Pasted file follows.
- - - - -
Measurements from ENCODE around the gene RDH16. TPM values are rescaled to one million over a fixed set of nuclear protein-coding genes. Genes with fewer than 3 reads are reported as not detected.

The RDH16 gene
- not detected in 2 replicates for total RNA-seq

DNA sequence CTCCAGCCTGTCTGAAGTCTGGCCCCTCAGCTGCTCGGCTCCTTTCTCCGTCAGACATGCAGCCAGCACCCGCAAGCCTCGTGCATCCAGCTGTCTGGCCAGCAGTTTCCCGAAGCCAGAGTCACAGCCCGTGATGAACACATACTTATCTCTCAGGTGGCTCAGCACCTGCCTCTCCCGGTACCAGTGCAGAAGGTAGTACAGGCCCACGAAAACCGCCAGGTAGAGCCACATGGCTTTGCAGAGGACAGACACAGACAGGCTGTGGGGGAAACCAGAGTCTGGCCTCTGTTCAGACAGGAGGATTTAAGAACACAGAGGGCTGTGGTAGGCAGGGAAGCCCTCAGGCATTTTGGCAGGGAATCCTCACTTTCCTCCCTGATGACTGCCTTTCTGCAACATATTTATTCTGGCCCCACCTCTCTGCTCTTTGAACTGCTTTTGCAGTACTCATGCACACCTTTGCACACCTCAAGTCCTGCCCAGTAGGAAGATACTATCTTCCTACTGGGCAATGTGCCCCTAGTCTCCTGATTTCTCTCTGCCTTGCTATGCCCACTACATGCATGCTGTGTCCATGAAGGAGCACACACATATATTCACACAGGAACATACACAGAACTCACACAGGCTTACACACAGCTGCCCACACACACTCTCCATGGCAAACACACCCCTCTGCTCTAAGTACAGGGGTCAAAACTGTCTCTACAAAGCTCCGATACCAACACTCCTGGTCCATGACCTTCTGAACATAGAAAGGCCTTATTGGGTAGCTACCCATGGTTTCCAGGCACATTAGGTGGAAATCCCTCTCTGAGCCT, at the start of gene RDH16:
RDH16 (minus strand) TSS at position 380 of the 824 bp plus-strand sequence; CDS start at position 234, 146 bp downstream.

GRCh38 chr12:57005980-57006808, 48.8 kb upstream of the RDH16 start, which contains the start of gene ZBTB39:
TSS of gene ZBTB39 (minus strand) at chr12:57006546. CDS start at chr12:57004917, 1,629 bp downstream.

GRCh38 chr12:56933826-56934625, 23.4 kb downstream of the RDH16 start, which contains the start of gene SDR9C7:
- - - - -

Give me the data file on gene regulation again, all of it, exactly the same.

Measurements from ENCODE around the gene RDH16. TPM values are rescaled to one million over a fixed set of nuclear protein-coding genes. Genes with fewer than 3 reads are reported as not detected.

The RDH16 gene
- not detected in 2 replicates for total RNA-seq

DNA sequence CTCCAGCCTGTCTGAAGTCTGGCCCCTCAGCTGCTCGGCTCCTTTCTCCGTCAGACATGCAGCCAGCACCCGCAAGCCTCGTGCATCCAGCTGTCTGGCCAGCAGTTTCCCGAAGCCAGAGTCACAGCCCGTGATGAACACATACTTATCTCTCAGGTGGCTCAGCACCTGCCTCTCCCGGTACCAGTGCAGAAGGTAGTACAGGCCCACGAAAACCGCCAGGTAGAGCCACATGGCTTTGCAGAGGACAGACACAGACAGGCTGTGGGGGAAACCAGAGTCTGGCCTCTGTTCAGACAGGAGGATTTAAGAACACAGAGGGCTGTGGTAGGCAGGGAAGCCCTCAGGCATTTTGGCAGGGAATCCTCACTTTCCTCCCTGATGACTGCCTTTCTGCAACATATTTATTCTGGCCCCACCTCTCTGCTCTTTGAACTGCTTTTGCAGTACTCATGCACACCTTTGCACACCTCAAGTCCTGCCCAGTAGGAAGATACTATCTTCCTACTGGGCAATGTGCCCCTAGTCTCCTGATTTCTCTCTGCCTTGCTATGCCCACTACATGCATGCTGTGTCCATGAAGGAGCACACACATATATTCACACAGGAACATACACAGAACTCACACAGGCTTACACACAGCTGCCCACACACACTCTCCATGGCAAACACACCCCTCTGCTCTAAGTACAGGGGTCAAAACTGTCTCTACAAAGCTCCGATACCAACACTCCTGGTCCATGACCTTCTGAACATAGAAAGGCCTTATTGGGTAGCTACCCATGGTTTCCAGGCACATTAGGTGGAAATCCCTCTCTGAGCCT, at the start of gene RDH16:
RDH16 (minus strand) TSS at position 380 of the 824 bp plus-strand sequence; CDS start at position 234, 146 bp downstream.

GRCh38 chr12:57005980-57006808, 48.8 kb upstream of the RDH16 start, which contains the start of gene ZBTB39:
TSS of gene ZBTB39 (minus strand) at chr12:57006546. CDS start at chr12:57004917, 1,629 bp downstream.

GRCh38 chr12:56933826-56934625, 23.4 kb downstream of the RDH16 start, which contains the start of gene SDR9C7: